As sailors stood proudly aboard the USS Cole, below, their families, friends and Ingalls workers joined military dignitaries on Pier Five for a patriotic send-off.
"Today, we look forward, forward to the determined warrior returning to her place in the active fleet," Supervisor of Shipbuilding Capt. Phillip Johnson.
Those who gathered at the Pascagoula shipyard also remembered the 17 sailors who were killed when terrorists attacked the Cole in October, 2000. For many people, the Aegis Destroyer has become a symbol of democracy and freedom. Her return to duty sends a confident message that America is determined to overcome terrorism.
"We all now see that the attack on Cole was really the first strike against the U.S. in this war. The attack on Cole began to chart the course towards the war on terrorism in Afghanistan," Assistant Secretary of Navy John Young said.
Military leaders praised the men and women at Ingalls who labored for the past 15 months to restore the crippled vessel back to her glory.
"You guys and gals who are wearing those dusty coveralls, those hard hats, those welder's goggles, through your brains and your brawn you have given us gift. That gift is this 550 feet of American fighting steel," Rear Adm. John Morgan, Cruiser Destroyer Group Commander, said.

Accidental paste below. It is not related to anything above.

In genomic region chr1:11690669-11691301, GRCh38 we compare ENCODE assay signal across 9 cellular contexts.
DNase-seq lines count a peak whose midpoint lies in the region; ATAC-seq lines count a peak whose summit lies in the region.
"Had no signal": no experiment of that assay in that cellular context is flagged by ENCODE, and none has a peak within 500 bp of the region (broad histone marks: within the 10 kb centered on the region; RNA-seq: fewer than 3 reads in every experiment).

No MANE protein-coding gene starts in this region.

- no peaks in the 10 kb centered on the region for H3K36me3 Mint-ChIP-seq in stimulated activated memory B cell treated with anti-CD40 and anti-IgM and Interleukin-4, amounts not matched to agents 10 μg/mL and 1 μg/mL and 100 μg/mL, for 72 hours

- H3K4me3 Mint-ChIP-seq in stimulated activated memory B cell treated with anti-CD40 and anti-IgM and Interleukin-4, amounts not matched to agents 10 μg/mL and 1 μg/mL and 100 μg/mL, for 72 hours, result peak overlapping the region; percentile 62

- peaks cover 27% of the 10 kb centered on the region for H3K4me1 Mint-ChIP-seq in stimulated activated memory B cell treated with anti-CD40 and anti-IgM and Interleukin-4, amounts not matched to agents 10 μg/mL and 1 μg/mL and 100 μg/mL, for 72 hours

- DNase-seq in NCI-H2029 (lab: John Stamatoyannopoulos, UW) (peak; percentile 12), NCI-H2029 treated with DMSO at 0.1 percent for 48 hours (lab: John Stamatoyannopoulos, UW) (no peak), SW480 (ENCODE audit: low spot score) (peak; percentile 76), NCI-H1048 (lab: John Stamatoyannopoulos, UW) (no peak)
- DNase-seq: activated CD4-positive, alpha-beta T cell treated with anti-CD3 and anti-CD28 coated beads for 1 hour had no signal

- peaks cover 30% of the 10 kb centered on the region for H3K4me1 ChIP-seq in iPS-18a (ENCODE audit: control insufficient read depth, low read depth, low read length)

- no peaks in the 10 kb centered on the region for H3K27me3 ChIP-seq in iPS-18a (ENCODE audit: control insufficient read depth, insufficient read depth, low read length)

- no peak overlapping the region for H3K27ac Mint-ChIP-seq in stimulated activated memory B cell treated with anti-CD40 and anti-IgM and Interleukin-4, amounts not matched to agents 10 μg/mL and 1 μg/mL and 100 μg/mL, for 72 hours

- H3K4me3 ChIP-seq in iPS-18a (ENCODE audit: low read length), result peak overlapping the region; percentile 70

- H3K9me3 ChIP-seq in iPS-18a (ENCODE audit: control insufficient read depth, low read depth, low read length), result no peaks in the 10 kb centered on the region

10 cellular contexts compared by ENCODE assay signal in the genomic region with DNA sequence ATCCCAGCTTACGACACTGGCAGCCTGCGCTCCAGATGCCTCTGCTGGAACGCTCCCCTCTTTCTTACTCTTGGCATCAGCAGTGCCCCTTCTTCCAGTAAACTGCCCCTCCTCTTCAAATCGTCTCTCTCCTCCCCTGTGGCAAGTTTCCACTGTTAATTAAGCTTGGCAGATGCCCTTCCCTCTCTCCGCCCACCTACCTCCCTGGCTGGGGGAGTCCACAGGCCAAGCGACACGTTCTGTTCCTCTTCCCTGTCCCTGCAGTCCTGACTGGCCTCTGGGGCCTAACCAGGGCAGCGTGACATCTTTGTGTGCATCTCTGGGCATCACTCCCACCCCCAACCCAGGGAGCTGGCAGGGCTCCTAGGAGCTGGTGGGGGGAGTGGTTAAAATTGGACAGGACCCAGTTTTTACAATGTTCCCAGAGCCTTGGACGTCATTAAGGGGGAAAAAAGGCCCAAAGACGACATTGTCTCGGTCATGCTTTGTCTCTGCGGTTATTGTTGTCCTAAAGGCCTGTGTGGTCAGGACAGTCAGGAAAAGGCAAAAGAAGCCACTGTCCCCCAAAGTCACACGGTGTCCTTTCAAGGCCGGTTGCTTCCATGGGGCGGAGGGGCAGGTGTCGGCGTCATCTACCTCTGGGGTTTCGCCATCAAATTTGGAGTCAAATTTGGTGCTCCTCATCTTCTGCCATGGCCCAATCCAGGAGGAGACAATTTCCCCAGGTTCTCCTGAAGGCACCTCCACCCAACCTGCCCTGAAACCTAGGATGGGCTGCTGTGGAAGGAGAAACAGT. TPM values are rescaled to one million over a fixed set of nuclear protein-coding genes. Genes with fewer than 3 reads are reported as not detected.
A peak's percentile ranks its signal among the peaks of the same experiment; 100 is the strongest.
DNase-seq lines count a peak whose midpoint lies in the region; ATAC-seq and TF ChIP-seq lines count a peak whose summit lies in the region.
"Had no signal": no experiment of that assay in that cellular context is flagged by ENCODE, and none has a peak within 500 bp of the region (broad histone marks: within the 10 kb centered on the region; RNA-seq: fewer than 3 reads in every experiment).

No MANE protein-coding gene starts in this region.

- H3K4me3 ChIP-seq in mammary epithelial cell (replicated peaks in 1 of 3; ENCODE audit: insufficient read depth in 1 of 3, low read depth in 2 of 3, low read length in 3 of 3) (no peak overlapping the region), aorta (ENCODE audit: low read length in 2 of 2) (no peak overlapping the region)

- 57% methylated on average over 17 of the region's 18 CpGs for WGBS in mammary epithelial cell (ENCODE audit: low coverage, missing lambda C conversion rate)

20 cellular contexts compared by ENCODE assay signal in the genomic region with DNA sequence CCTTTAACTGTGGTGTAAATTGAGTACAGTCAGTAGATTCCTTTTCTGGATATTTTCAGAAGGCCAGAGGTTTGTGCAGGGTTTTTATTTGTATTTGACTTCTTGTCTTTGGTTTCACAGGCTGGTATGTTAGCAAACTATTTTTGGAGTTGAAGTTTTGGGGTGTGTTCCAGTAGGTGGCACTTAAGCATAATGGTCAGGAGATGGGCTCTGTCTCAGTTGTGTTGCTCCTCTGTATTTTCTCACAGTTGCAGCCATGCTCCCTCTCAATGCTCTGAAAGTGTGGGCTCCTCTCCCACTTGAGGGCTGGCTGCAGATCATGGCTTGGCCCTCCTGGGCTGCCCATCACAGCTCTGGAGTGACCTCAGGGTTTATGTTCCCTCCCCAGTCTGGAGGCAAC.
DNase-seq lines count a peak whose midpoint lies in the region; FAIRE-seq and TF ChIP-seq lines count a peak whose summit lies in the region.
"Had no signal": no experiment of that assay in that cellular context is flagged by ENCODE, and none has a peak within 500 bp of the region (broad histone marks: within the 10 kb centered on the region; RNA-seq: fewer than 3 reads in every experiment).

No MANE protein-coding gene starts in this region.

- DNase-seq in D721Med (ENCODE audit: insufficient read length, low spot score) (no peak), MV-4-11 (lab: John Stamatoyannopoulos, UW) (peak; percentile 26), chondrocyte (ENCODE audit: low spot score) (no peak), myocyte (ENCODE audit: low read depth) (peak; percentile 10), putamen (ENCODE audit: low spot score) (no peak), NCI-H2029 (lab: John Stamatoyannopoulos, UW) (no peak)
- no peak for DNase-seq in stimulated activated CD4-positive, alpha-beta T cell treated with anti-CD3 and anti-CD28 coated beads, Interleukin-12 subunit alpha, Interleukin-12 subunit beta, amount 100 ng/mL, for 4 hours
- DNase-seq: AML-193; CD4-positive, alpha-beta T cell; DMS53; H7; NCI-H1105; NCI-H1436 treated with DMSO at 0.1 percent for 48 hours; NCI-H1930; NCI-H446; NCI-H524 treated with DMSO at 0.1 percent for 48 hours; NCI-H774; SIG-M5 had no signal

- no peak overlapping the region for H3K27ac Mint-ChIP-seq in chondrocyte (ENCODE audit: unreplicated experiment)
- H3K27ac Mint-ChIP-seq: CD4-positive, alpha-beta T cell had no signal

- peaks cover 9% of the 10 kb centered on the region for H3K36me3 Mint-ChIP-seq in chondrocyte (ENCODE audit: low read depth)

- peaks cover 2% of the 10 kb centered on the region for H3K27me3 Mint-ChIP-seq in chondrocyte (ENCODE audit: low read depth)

"I want to thank the shipbuilders, on behalf of this company, on behalf of this shipyard, who put their heart and soul into the restoration of this ship which they have built so they can join in the effort to show that when America is bloodied, she is not bowed," Northrop Grumman Executive Philip Dur said.
"The American people, and certainly the people in this shipyard, wanted to do everything in their power to put this ship back into place, so she can continue to protect America's interests and the freedoms we take for granted."
"Ingalls Shipyard may not build the most ships, but there is not a doubt in my mind that you build the world's greatest ships, and this ship is a testimony of your hard work," Rep. Gene Taylor said.
An hour later, under bright, sunny skies, the rebuilt and combat-ready warship returned to the open seas.
"I have told the crew these past few months, our goal is not to leave Pascagoula, nor is our goal trying to get back to Norfolk. Our goal is to take the Cole to sea and start the training and operating as a key member of the Enterprise Battle Group. Admiral Morgan, I feel Cole is ready. I know the crew is ready," Cole Cmdr. Kevin Sweeney said.
Rear Adm. John Morgan issued the first order for the Cole.
"I want you to sail proud from this harbor. I want you to join a long line of ships in the Atlantic fleet. I want you to know that you are joining a great team, and I want you to go with God."
Cmdr. Kevin Sweeney also thanked the people of the Mississippi Gulf Coast for their dedication and support for the sailors and for treating the Cole as their ship.